To an extent it did not matter that there were some speakers who spoke for too long or who went off message into their own pet hobby horses which are separate issues to the covid-19 lockdown, the point is that we were all there as one. One placard stated “United we stand,” which was so true. People were not there largely because of some of the speakers such as Piers Corbyn and David Icke. They were there for a cause. The cause being to end lockdown and for life to return to normal.

Not much different to the EU referendum, when people of differing political persuasions took one side or the other. The same with the covid-19 crisis, the nation is moving in the direction of people deciding which side they are on. People are also furious that there is no real opposition to what the government has been doing. The official opposition have actually been egging the government on to be even worse, and this has been noticed. It is perceived that no one is standing up for the people. This has now been recognised at last and a growing number of Conservative MPs backed by some in other parties, are now insisting there must be proper accountability, transparency, and democratic decision making. Nigel Farage has now been threatening to set up a new political party to oppose lockdown. This is because of the pressures put upon him, and also because he knows when there is a political opportunity to exploit. Now Lawrence Fox has been given 5 million in funding to set up a new anti-lockdown return to British values party called Reclaim.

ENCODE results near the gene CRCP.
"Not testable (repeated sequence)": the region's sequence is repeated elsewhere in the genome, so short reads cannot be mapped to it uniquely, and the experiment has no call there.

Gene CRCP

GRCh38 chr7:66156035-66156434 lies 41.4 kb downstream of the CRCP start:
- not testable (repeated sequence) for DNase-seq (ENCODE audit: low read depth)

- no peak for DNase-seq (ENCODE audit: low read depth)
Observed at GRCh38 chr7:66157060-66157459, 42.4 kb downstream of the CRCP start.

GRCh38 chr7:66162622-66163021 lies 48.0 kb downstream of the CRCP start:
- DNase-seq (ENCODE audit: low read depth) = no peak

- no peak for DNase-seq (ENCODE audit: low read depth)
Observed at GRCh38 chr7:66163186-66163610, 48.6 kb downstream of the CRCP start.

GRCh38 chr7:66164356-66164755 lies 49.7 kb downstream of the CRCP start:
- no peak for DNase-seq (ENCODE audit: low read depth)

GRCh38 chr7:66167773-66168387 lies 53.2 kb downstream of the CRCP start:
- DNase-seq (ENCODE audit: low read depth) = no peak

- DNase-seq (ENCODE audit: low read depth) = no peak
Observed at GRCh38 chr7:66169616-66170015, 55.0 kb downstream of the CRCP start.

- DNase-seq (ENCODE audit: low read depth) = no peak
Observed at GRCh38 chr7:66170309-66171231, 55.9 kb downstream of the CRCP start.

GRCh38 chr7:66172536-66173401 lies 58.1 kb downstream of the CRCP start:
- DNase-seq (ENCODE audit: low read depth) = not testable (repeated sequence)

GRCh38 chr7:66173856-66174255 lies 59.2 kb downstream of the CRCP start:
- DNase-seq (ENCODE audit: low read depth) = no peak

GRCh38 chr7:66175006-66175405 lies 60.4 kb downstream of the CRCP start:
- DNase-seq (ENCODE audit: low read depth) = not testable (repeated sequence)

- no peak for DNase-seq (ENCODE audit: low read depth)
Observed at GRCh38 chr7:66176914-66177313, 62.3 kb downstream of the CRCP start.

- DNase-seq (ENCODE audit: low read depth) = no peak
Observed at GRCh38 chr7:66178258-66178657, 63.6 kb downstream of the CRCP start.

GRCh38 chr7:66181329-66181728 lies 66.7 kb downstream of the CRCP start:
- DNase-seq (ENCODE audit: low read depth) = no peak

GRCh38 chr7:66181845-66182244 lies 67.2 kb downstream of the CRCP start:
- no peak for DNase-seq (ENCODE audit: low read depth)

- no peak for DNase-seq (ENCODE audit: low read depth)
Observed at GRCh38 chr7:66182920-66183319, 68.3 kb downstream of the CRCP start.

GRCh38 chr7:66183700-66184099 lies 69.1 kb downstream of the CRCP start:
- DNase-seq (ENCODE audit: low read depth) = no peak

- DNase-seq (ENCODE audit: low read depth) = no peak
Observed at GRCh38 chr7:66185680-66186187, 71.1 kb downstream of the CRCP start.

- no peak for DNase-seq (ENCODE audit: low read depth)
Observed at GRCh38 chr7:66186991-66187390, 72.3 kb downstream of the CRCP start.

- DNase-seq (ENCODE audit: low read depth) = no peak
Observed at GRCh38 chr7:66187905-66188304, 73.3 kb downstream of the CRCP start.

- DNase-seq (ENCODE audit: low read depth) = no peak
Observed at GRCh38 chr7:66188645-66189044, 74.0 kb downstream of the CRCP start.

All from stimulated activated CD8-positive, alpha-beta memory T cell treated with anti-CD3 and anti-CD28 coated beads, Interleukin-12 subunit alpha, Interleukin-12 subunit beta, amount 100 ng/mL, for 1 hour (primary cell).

Personally, I cannot see the pro-lockdown zealots winning in this evolving battle of two sides. Even though they have had much of the government-supporting media on their side. Eventually the arguments of truth will prevail, and more and more people will realise that the government has grossly misled them and let them down terribly. It is noticeable that the media, too, are getting tired of the government’s ramshackle methods of dealing with covid-19, none of which seem to work. Both the Mail on Sunday and the Mail have featured articles putting the case for dispensing with lockdown, and these articles, especially by eminent people such as former Supreme Court Judge, Lord Sumption, are compelling. Another article looking at the facts showed how much better non-lockdown Sweden has performed against lockdown UK. These all add to the reasons as to why so many people attended Saturday’s rally.

There were certainly some excellent speakers, who stuck to the point, were brief and had good soundbites. There was also, an anti-lockdown song, which the thousands assembled joined in on to sing with gusto. To everyone it was heartening.

I don’t think we minded that it was a little course and rude, it was like a pub song, and so many of them are like that. We need more of these protest songs because they add to the sense of camaraderie and togetherness and boost morale tremendously. Almost like a Second World War song, sang when the chips when done, but there was still hope.

[Stay tuned tomorrow for Part II.]